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Former PS boss calls for shorter games with worse graphics

As the expectation for games to become bigger and more visually striking grows, former PlayStation president Shawn Layden says the industry should pivot to shorter games with less emphasis on realism to cut development costs.

I’ll hazard an early guess that this suggestion probably won’t go down too well on Reddit.

Recently talking at length with GamesIndustryBiz about the state of gaming and the issues facing AAA development, ex-PlayStation boss Shawn Layden suggested that studios are spending ‘unsustainable’ amounts on making games and are narrowing profit margins.

Having warned in 2020 that the chase for constant technological improvement would lead to the gaming industry’s downfall, Layden believes we’re now closer to that eventuality. Once again, the old Sony CEO is sounding the alarm.

‘Sadly, it does my heart no good that I think I was right. And it wasn’t any great prediction. It was watching trend lines of over 25 years of gaming. The numbers only go in one direction. Games don’t get any cheaper; they don’t get shorter, they get more complex, and they become more costly,’ Layden said.

Referencing blockbuster releases that require anywhere between $150m and $250m to create – such as Elden Ring, Starfield, GTA V, and God of War Ragnarok – Layden suggested that ballooning budgets will make game development too unforgiving for smaller or Indie studios to survive in the long-run.

While many of the points Layden made were valid and well-articulated, however, his solution to protect gaming’s future is a little barmy. He believes that developers need to A, create games that are markedly shorter, and B, less graphically impressive than recent standards.

As the completion percentages for achievements and trophies show on Xbox and PlayStation, the majority of gamers tend to fall short of finishing a AAA game’s entire 80-plus hour campaign.

Layden posits, then, that perhaps developers would be better served taking half the time to create games with a far shorter run-time. In particular, the CEO-turned-industry adviser hates arbitrary ‘grinding’ gameplay. I’m getting flashbacks to Diablo IV.

‘What does three years and a 15-hour game look like? What would be the cost around that? Is that a full-throated experience? Personally, as an older gamer, I would welcome a return to the 12-to-15-hour [AAA] game,’ he said.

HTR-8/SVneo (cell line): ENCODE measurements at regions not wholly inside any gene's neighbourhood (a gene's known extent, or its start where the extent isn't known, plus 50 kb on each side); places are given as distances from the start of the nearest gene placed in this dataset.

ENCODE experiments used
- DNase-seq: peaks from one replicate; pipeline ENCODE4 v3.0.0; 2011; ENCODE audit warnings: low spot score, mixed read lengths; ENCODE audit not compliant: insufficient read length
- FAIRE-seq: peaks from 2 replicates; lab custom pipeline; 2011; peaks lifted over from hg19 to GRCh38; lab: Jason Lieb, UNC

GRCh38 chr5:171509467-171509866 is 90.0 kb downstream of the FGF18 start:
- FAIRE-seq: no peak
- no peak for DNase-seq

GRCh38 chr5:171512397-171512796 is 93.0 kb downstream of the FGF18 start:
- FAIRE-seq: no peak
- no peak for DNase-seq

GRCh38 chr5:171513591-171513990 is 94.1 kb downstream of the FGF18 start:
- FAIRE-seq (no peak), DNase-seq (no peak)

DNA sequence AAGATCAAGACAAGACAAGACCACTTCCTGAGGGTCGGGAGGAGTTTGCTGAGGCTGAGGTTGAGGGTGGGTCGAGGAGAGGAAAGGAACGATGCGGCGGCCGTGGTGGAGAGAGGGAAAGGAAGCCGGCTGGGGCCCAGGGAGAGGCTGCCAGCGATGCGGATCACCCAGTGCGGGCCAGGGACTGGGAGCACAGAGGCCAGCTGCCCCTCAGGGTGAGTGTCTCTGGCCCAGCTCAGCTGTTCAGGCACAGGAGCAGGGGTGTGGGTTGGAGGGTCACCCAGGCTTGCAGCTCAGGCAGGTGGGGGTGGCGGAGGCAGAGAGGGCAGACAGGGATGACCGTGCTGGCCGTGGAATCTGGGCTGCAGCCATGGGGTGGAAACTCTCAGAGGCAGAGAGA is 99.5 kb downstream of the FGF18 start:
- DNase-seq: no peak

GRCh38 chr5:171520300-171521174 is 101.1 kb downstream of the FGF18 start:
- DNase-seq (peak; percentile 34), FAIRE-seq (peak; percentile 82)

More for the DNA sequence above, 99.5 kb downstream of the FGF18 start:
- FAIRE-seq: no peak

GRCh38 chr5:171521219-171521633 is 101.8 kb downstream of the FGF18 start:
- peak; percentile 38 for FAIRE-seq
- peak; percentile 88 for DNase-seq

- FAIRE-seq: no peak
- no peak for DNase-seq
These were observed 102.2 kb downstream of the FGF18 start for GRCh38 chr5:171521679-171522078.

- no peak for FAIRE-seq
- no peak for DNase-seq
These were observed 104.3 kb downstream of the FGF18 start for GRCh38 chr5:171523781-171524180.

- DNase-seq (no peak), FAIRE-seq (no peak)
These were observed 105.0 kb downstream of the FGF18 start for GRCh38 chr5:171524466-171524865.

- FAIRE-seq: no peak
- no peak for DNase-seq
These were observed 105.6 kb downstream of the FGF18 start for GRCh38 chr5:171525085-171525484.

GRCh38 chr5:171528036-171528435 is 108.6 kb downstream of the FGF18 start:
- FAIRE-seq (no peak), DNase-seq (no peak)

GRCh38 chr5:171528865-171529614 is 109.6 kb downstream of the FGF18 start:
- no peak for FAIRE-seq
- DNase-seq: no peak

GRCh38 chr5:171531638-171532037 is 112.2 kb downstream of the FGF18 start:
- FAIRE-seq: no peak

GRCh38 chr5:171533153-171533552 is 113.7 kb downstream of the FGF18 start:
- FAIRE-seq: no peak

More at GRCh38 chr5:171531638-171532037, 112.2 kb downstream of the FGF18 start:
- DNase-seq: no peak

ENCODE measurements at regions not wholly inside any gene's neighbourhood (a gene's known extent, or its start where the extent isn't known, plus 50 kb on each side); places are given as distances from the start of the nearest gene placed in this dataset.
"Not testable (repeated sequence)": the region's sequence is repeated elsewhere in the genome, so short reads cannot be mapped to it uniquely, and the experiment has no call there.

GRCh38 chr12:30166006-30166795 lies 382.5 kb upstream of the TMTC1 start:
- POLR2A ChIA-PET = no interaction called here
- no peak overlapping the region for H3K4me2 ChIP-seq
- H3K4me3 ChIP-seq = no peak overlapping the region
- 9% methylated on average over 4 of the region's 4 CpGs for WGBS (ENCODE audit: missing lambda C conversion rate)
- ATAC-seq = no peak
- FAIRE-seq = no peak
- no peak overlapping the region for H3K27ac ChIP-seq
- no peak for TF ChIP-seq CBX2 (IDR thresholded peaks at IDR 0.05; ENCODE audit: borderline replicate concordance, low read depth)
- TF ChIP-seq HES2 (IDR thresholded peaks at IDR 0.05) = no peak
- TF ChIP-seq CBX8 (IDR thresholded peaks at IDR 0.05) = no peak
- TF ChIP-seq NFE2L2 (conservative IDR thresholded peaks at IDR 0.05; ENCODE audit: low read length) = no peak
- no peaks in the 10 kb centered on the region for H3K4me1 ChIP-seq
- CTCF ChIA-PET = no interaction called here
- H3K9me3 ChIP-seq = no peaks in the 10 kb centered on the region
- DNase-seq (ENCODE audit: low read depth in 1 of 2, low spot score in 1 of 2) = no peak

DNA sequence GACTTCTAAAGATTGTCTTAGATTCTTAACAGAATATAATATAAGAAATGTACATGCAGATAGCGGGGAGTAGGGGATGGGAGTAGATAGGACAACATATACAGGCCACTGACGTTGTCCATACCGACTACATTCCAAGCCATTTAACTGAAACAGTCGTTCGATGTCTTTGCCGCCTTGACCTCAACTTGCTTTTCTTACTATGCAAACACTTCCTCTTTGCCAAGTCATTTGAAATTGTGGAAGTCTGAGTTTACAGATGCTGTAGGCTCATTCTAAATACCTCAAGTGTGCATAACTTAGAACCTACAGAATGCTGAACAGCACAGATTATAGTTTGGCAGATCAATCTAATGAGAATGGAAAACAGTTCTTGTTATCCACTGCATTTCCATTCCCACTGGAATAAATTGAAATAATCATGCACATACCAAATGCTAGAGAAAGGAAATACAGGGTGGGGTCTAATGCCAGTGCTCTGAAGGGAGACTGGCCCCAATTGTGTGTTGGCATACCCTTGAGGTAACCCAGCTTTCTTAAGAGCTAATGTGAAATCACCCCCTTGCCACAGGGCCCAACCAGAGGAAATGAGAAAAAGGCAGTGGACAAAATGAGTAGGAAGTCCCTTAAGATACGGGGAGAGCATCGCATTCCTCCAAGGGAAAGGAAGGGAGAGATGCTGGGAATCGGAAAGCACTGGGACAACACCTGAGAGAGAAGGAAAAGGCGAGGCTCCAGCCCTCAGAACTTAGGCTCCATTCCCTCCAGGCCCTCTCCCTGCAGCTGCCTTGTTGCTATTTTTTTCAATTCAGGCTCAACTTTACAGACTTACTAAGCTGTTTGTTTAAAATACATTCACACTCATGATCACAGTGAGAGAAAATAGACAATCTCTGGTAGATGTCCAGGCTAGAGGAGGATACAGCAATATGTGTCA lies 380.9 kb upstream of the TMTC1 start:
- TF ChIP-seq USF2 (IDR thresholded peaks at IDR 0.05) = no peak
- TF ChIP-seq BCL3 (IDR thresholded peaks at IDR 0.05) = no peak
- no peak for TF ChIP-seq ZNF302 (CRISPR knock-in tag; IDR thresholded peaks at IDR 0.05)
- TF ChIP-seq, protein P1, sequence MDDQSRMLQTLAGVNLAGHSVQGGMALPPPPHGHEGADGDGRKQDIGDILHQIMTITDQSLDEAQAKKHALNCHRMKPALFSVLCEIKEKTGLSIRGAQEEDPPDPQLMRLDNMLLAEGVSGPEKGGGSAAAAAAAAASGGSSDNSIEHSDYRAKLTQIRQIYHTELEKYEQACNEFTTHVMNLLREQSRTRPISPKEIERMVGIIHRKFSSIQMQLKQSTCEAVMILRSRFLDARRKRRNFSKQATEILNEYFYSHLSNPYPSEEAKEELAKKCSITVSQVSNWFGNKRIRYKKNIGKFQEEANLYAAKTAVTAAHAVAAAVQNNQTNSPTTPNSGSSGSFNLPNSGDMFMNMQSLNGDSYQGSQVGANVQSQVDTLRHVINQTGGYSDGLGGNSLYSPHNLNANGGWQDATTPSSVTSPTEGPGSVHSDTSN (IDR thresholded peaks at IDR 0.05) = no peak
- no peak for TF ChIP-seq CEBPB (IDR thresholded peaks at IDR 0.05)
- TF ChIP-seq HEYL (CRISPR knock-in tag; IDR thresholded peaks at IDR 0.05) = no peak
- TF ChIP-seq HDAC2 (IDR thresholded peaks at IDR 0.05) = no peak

On the second major point, he stated that modern pre-requisites for advanced ray-tracing and 60 to 120 FPS need ousting. ‘We’re in the realm of differences that only dogs can hear,’ he said. ‘Maybe that’s not where the emphasis should be anymore.’

Conceding that companies probably shouldn’t ‘say the quiet part out loud’ regarding making shorter and more technologically conservative games, Layden suggested that a central focus on building great characters, fun activities, and a riveting story will save companies money while better satisfying gamers.

The constant layoffs in gaming as well as studios going under off the back of a single AAA title flop shows that the industry is as volatile as ever, but Layden’s pathway to a more equitable future seems somewhat pie in the sky – especially, when you’re aware of gaming communities and the general online discourse.

A precedent has ultimately been set. You may be able to introduce fresh IPs that utilise this approach, but any drop off in technological quality or bang-for-buck from existing properties will go down like a lead balloon.

Flicking a switch just isn’t feasible considering Microsoft has decided to roll out a feast of AAA first-party titles on Game Pass over the next 18 months. The expectations of what constitutes ‘value for money’ is about to change again, as folk don’t have to pay $70 at launch to enjoy blockbuster experiences.

Context aside, a publisher or developer should always strive to create fresh, exciting, and polished experiences. If a game is good at its core and its studio is able to read the room, it will succeed on merit and therefore financially.

The suggestion that a baseline for the modern AAA game is to have boundary-pushing graphics and provide 100 hours of riveting gameplay is, in my opinion, grossly exaggerated. Just look at Doom Eternal.

Besides, presiding over a slew of remakes and remasters for the same game over the last decade (at full price) hardly bolsters the argument. The market is challenging, but the shout for an industry-wide reckoning has a touch of sour grapes about it.